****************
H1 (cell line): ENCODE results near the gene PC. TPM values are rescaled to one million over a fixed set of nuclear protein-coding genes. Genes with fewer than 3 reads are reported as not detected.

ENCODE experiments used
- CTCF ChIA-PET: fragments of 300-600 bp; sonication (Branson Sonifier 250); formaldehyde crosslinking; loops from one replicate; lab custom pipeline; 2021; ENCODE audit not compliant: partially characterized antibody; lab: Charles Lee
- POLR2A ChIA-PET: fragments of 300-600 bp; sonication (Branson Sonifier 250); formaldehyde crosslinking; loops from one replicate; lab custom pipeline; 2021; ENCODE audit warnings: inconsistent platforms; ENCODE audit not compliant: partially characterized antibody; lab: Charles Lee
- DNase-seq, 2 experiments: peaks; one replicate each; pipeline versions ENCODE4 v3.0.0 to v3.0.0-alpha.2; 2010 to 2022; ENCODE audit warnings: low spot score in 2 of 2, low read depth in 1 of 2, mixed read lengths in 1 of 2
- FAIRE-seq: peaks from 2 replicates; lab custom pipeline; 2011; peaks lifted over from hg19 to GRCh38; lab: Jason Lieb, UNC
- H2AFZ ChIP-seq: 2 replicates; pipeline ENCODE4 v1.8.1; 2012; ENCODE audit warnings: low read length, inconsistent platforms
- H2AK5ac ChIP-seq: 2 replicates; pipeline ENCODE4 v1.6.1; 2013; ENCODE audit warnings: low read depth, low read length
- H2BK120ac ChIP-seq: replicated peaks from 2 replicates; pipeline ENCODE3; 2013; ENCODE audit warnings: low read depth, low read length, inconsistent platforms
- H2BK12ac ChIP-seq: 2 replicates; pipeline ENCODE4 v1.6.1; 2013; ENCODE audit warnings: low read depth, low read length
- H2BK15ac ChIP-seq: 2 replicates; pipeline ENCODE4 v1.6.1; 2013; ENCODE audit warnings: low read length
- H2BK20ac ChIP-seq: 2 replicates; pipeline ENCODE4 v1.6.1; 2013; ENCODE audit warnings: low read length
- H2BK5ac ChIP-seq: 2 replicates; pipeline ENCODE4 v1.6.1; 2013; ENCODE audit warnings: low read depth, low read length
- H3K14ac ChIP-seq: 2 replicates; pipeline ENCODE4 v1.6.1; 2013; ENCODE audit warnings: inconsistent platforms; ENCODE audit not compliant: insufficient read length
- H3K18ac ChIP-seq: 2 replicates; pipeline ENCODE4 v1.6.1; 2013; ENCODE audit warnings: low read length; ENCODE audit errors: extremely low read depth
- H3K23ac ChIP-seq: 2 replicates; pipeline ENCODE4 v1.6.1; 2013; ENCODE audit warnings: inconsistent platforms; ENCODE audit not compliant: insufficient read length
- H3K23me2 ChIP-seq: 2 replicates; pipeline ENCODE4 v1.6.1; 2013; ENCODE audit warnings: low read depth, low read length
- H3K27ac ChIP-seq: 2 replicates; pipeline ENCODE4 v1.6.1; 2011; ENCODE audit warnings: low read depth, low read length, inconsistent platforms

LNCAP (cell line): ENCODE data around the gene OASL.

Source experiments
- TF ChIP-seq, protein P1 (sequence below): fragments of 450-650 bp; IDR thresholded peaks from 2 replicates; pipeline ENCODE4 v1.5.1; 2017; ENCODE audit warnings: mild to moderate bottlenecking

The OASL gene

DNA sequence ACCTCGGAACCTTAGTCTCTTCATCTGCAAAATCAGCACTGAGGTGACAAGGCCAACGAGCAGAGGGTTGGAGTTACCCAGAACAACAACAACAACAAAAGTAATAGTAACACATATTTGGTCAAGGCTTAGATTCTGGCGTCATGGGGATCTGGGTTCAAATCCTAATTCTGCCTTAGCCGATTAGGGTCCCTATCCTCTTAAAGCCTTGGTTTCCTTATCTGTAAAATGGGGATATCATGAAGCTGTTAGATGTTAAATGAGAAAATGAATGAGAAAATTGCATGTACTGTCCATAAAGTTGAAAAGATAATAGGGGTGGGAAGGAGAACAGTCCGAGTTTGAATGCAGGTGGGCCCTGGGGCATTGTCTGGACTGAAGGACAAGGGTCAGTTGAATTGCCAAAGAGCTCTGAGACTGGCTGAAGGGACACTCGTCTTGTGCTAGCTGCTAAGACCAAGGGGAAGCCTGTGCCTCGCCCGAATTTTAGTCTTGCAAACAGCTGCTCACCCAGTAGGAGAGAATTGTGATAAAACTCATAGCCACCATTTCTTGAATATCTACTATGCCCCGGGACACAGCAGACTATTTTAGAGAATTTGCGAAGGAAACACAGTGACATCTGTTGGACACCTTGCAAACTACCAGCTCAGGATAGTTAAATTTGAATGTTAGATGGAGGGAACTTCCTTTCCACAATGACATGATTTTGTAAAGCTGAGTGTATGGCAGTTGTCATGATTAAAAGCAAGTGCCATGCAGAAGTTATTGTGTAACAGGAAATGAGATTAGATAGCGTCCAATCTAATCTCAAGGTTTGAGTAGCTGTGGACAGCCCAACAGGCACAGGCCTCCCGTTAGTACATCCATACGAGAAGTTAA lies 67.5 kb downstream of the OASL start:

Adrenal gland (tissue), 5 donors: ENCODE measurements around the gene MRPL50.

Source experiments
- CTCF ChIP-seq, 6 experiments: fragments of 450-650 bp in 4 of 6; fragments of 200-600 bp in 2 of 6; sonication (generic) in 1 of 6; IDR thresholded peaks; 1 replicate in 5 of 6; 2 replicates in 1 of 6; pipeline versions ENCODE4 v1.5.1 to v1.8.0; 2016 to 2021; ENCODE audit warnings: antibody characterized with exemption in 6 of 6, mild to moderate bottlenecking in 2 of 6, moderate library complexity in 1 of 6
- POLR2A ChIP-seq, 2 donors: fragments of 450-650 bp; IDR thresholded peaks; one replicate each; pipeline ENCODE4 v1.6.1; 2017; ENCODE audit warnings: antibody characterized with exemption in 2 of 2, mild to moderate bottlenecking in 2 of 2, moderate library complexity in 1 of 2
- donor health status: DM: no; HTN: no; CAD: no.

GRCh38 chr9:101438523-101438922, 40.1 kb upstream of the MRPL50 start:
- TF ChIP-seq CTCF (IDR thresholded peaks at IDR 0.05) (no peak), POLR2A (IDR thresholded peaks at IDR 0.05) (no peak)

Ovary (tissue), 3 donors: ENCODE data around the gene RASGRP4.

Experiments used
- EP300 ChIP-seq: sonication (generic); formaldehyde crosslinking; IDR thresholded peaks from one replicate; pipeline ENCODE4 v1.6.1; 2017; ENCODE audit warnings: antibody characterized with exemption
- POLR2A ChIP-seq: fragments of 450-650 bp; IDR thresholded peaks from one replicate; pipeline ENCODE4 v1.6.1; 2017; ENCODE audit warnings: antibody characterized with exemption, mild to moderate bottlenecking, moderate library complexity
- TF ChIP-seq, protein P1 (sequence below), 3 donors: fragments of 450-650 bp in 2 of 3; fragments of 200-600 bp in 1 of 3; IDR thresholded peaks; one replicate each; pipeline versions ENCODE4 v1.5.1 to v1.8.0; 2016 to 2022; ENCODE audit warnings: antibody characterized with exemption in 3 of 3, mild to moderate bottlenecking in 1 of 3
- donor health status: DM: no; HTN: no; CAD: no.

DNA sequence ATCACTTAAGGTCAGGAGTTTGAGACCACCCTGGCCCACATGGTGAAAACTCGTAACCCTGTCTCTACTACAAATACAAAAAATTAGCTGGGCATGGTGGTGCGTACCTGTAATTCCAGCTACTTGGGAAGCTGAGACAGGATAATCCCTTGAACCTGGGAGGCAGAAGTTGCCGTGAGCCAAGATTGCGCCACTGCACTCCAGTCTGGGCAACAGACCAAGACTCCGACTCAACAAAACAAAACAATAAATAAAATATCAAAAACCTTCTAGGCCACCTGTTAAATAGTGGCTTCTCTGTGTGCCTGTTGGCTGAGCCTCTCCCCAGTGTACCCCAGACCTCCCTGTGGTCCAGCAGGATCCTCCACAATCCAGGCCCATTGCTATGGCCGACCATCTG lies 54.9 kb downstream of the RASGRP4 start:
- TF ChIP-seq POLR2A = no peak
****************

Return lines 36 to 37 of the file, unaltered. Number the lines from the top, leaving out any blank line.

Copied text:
- donor health status: DM: no; HTN: no; CAD: no.

DNA sequence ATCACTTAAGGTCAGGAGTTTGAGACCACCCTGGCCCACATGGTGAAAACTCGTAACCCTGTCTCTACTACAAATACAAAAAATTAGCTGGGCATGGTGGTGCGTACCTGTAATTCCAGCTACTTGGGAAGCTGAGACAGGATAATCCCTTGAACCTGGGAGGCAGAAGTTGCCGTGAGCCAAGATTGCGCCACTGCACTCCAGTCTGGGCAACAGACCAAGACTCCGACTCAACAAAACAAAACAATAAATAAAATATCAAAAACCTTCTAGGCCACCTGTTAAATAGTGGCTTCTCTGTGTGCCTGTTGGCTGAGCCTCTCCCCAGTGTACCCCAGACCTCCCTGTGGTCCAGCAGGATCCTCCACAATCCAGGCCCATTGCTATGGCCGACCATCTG lies 54.9 kb downstream of the RASGRP4 start: